The patent at issue was a blower for a medical ventilator for treating sleep apnea syndrome. Such ventilators are household medical devices used by patients during sleep. To ensure the sleeping quality of the patient, since the launch of such devices, the elimination of noise has been a technical problem that requires a solution. The patent at issue better resolves the noise problem by improving the structure of the blower. The internal structure of all blowers in medical ventilators in the prior art is asymmetrical, whereas the patent at issue features a symmetrical blower structure and an unimpeded airflow passage, which effectively avoids an uneven airflow and further eliminates noise.

The patent invalidation petitioner found a prior art in the mechanical engineering field, which involves a blower with a symmetrical structure. However, this blower is used in centrifugal pumps in the engineering field and is characterised in that it can be easily assembled, but its structure fails to create an unimpeded airflow passage and there is no disclosure as to whether that structure could reduce noise. On the contrary, in practice, there is no urgent need for the elimination of noise in blowers in this field.

If a blower in the medical ventilator field is taken as the closest prior art, the distinguishing features of the patent at issue lies in the symmetry of the blower structure and the unimpeded airflow channel, and the technical problem solved is the elimination of noise. Despite the prior art of a blower with a similar symmetrical structure in the mechanical engineering field, a person skilled in the art is unlikely to derive a teaching to combine it with the closest prior art so as to obtain the patent at issue, because the one in the mechanical engineering field cannot resolve the noise problem. Accordingly, the patent at issue represents an inventive step.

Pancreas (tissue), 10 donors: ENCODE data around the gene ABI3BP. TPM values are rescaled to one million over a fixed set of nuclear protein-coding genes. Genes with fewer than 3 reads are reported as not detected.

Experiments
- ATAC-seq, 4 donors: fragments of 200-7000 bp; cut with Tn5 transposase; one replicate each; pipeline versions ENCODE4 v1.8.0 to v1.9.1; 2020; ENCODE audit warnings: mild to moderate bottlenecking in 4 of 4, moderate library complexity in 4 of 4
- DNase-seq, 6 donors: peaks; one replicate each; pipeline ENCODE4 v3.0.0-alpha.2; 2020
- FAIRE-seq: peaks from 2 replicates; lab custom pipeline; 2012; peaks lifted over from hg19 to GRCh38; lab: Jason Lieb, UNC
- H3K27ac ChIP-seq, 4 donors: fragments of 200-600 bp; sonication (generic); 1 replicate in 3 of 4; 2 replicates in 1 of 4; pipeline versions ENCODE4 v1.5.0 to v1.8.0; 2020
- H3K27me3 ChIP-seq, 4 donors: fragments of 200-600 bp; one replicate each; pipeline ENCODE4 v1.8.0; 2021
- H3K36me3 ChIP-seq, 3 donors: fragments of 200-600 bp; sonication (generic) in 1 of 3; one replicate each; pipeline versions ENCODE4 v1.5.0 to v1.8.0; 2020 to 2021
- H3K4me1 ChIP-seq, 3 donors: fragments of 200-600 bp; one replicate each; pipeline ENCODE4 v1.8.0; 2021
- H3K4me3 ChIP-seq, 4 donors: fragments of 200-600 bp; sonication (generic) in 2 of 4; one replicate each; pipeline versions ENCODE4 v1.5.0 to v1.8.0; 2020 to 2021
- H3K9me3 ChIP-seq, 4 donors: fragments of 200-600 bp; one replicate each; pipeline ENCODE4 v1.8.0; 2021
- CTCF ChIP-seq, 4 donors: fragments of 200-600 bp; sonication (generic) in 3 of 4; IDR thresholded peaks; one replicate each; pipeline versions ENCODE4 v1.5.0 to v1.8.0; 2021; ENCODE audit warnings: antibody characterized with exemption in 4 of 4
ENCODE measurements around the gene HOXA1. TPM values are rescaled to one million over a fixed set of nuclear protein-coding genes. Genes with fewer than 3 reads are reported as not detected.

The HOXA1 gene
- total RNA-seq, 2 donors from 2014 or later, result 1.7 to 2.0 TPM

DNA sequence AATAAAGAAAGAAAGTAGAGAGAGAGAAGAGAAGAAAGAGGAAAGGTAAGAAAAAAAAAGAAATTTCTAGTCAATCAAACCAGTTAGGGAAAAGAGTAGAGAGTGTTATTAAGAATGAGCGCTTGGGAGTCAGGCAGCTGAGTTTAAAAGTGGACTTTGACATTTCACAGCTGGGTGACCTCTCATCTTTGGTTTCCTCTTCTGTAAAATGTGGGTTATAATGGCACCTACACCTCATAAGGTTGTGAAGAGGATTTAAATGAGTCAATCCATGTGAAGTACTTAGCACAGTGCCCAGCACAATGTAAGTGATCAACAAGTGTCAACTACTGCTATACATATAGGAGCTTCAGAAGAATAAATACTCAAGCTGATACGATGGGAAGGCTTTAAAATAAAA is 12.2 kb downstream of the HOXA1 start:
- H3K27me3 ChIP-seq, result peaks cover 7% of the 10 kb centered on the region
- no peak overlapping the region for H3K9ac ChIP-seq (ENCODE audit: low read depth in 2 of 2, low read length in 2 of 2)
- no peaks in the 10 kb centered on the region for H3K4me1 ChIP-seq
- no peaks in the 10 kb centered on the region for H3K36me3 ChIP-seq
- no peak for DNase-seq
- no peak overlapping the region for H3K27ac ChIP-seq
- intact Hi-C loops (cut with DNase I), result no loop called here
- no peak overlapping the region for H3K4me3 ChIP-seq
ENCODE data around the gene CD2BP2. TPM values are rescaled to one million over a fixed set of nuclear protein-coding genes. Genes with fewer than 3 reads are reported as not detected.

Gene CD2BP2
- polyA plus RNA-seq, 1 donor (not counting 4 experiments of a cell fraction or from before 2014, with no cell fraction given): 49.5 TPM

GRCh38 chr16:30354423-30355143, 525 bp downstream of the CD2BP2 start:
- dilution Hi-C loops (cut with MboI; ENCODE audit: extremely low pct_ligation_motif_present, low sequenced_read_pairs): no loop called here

However, the petitioner in the case selected the above-mentioned blower in the mechanical engineering field as the closest prior art, arguing that the distinguishing feature in comparison with the patent at issue lies in the technical fields of application, and as the blower can be applied in the medical ventilator field, a person skilled in art could draw a teaching to apply the above-mentioned blower from the mechanical engineering field in a medical ventilator, and thereby derive the solution of the patent at issue. Therefore, the patent at issue lacked inventiveness.

This inference is flawed. A blower in a medical ventilator has stringent requirements with elimination of noise to the extent that it will not interfere with sleep, whereas a blower used in the mechanical engineering field has no pressing need for the elimination of noise, and a person skilled in the art would lack the motivation to take a blower in the mechanical engineering field and use it in a medical ventilator to resolve the noise problem. In fact, this inference process also misled the adjudication authorities to overlook the differences between the prior art and the patent at issue, in terms of structure and technical effects.

So it can be seen that the selection of the closest prior art needs to be treated seriously. Particularly when based on the same prior art combination, selecting different prior art as the closest prior art may result in a different outcome on the determination of inventiveness, and serious consideration should be given as to whether there is any deviation in the “three-step method’s” determination process. Under such a circumstance, taking prior art of the same field as that of the invention at issue as the closest prior art should be the more reasonable way of proceeding.

Zheng Feng is a senior associate at Wanhuida Peksung IP Group

Wanhuida Peksung IP Group